“Awful, awful, awful!” It was how Khadavi distinguished the auction results for CNBC. He filed for Chapter 11 bankruptcy protection two weeks after the home was put on the market last year.
Despite glamorous amenities like a hidden DJ booth raised from the living room floor by hydraulics, a black-marble auto gallery and a glass-and-marble bridge hanging over the foyer, the auction of the property in the posh Los Angeles neighborhood failed to meet the $50 million reserve, the lowest amount Khodawi could accept it.
“No one told me this thing was going to go below that level,” he said.
Dr. Khodaoui sat on top of the DJ booth rising from the ground in his Bel Air specialty house.
Gaddafi – who owes tens of millions of dollars to several creditors, according to court files – had hoped to expedite the auction with a selling price large enough to cover his debts. But the doctor told CNBC that he was unhappy that the auction, which concluded on Monday evening, coincided with significant declines in both stocks and cryptocurrencies.
Gaddafi also said he believed his deal with the auctioneer, the concierge auctioneer, prevented the company from bidding at the reserve price. So when the five-day auction opened, he was shocked to see the auction house begin offering $10 million less than the lowest price he had agreed to consider. The seller believes that it was the lower-than-expected starting point that set the stage for what happened next.
Bidding came in slow and on the last day of the auction the highest bid was accepted, $4.2 million below reserve. The last bid of $46.8 million did not materialize before the auction closed.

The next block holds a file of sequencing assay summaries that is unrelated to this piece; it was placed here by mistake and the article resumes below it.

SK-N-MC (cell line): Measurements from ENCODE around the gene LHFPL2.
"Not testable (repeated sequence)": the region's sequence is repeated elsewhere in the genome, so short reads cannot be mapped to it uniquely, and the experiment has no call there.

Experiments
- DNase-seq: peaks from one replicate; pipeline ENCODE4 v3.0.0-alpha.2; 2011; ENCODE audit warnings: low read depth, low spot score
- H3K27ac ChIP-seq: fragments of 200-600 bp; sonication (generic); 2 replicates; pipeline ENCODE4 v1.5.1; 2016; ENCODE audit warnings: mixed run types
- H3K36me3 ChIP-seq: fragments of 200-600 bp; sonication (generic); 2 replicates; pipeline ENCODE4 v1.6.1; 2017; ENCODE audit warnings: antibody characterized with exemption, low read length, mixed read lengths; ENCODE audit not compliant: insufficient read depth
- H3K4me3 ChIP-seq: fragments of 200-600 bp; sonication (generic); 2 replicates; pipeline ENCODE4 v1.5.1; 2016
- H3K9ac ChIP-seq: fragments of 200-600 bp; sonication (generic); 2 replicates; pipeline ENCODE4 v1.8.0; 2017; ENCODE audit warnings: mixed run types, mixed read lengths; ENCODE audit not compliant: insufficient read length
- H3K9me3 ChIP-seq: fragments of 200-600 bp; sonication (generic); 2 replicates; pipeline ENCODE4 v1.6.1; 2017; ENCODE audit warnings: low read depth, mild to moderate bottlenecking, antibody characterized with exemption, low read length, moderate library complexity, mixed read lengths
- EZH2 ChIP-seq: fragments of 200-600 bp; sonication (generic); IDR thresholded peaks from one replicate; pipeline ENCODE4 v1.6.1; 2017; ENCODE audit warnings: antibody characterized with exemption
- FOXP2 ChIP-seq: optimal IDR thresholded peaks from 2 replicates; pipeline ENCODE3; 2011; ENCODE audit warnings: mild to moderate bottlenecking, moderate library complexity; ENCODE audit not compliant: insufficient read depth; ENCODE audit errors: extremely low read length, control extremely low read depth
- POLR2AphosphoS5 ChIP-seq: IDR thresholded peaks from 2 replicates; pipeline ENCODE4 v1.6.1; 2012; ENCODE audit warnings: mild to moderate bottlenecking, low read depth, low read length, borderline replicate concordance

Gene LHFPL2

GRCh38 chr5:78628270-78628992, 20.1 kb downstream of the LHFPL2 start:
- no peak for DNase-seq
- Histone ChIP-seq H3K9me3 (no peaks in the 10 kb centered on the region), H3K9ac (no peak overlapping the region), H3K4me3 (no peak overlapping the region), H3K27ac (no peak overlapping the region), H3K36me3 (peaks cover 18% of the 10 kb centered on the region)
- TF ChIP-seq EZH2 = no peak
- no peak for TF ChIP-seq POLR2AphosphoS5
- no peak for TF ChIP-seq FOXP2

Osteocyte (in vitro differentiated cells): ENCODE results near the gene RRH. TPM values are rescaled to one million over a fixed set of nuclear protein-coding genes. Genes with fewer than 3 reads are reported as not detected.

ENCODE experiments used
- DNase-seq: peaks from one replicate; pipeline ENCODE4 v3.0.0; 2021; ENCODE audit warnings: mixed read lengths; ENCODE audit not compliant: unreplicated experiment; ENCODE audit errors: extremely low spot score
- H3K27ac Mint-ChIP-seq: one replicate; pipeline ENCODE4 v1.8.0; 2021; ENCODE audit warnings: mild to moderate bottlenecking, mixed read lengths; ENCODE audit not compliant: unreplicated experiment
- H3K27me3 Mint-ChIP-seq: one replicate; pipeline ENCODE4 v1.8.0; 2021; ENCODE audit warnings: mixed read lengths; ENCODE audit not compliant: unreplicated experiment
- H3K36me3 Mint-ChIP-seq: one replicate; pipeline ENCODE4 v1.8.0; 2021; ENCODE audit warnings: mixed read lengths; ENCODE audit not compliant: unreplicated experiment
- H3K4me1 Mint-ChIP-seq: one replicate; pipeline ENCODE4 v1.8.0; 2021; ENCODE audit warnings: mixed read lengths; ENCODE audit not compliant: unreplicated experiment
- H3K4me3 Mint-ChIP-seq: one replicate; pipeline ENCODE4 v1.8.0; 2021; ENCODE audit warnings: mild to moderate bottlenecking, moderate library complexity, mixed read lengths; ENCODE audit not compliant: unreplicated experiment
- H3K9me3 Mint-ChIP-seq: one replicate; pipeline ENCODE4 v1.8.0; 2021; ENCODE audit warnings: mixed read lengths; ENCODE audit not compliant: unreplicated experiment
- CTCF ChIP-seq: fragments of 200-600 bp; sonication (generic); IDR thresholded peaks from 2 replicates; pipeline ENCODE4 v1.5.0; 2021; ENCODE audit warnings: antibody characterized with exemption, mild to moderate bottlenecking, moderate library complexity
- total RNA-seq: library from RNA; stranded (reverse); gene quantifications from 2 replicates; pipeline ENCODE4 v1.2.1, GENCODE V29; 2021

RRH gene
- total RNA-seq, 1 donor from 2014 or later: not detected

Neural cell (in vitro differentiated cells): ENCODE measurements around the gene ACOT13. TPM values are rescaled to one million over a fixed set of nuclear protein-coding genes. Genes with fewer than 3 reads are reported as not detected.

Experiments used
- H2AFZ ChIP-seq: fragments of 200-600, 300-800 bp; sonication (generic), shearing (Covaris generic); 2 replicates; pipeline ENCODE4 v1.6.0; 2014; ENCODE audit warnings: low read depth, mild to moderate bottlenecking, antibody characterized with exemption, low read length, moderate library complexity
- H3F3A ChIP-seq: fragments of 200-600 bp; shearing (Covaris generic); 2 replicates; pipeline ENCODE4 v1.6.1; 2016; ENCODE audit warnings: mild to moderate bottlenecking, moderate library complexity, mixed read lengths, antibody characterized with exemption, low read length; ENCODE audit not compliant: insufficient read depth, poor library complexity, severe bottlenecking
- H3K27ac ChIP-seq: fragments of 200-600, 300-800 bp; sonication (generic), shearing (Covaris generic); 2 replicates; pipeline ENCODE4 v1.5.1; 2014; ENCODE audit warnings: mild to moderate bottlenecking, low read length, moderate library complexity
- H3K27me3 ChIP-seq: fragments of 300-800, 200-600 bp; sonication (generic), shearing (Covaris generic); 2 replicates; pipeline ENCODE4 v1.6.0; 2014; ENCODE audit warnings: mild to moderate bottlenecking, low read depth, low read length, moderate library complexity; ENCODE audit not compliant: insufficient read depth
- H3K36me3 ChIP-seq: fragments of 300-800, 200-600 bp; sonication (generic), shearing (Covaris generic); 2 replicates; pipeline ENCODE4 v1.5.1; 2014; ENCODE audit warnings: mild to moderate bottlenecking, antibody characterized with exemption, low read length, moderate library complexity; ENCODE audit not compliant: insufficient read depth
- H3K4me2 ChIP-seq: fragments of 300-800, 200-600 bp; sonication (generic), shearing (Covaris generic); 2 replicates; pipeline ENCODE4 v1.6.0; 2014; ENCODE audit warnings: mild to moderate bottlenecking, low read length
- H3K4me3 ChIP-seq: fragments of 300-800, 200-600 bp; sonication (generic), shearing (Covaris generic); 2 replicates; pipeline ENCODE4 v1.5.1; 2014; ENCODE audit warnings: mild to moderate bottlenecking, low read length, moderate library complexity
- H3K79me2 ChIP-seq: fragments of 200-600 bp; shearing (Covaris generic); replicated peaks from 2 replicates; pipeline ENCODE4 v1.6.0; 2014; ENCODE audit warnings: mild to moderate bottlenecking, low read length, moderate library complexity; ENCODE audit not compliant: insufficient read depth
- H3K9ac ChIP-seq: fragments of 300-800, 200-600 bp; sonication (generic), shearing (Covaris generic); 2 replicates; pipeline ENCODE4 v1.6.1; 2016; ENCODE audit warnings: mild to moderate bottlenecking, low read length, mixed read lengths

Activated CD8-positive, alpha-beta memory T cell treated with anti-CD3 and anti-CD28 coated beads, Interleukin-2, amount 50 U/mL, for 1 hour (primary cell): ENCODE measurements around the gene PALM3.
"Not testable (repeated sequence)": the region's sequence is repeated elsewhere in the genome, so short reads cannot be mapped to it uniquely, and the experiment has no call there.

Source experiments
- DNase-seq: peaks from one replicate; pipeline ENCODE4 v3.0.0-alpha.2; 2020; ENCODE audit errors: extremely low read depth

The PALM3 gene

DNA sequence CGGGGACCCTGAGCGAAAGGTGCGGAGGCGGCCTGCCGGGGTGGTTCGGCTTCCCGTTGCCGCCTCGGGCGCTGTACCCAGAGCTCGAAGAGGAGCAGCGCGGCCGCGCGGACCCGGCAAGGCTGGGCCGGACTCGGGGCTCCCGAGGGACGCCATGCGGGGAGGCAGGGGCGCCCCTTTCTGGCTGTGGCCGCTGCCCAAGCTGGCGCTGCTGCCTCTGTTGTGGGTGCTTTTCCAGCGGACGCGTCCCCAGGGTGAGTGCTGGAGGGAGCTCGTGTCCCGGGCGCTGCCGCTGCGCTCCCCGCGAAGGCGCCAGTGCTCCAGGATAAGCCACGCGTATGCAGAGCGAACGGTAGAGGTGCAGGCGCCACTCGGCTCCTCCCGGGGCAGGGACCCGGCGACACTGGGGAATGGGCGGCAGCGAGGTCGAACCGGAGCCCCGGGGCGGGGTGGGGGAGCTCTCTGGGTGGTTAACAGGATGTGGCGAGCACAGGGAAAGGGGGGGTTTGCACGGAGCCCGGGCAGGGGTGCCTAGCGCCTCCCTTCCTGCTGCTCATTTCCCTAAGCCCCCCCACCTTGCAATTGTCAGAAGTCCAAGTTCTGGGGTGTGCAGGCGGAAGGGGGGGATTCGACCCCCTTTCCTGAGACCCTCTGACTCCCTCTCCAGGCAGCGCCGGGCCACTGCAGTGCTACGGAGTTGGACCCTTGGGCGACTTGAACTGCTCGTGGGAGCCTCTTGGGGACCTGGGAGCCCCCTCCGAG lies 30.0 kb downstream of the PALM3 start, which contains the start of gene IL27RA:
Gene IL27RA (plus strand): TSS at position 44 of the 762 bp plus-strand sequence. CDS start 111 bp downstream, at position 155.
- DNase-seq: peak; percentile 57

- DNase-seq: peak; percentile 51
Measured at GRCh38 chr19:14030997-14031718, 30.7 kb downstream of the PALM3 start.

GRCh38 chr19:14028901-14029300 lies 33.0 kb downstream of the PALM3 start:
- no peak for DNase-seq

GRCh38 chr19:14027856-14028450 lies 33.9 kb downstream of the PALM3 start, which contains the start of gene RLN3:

Screenshot of the auction shown from Gaddafi’s mobile phone.
No comment on the auction concierge service commented on Gaddafi’s confusion as to why bids had started at less than his reserve. The auctioneer did not disclose the number of actual bidders in the auction. But the company’s president, Chad Rovers, provided this statement via email:
“After a lively auction, bids are closed and the high bid is in the hands of the curator. With over 80 eligible bids in the last 60 days, we are confident of delivering the market value.”
A glass and marble bridge overlooks the living room and leads to the owner’s suite.
The Mark and Tiffany Angelis Collection / Aaron Kerman
Normally, the seller is not required to accept a bid below the reserve price, but the Khadavi property auction, located at 777 Sarbonne Road, is a bit more complicated as it is part of the bankruptcy procedure. Khadawi told CNBC that in early June, the court would consider the highest bid on the house, and if approved, the sale would go ahead whether he liked it or not.
Khaddawi is now in a race to find a bid that exceeds the highest bid offered at the auction and said he is considering legal action against the seller over what he described as the “flawed” auction.
“Honestly, I’m not happy,” said Compass listing agent Aaron Kerman. “We wanted more.”
But Kerman said he did not believe the auction was flawed. “At the end of the day, the highest bidder is the highest bidder,” said the agent, who has participated in several luxury property auctions.
A 50% price cut is not unusual for high-end properties that have been on the market for an extended period of time before finally being auctioned off. Based on CNBC’s review of recent luxury auctions, the top four mansions for auction have seen their original asking prices fall 68% or more.
The Bel Air deal will include a court-approved 5% auction fee, which will be paid by the buyer, according to the auctioneer’s website. This will bring the property’s current supply to just over $48 million. If the sale is approved by the court, the mansion will be the fourth most expensive home ever sold at auction.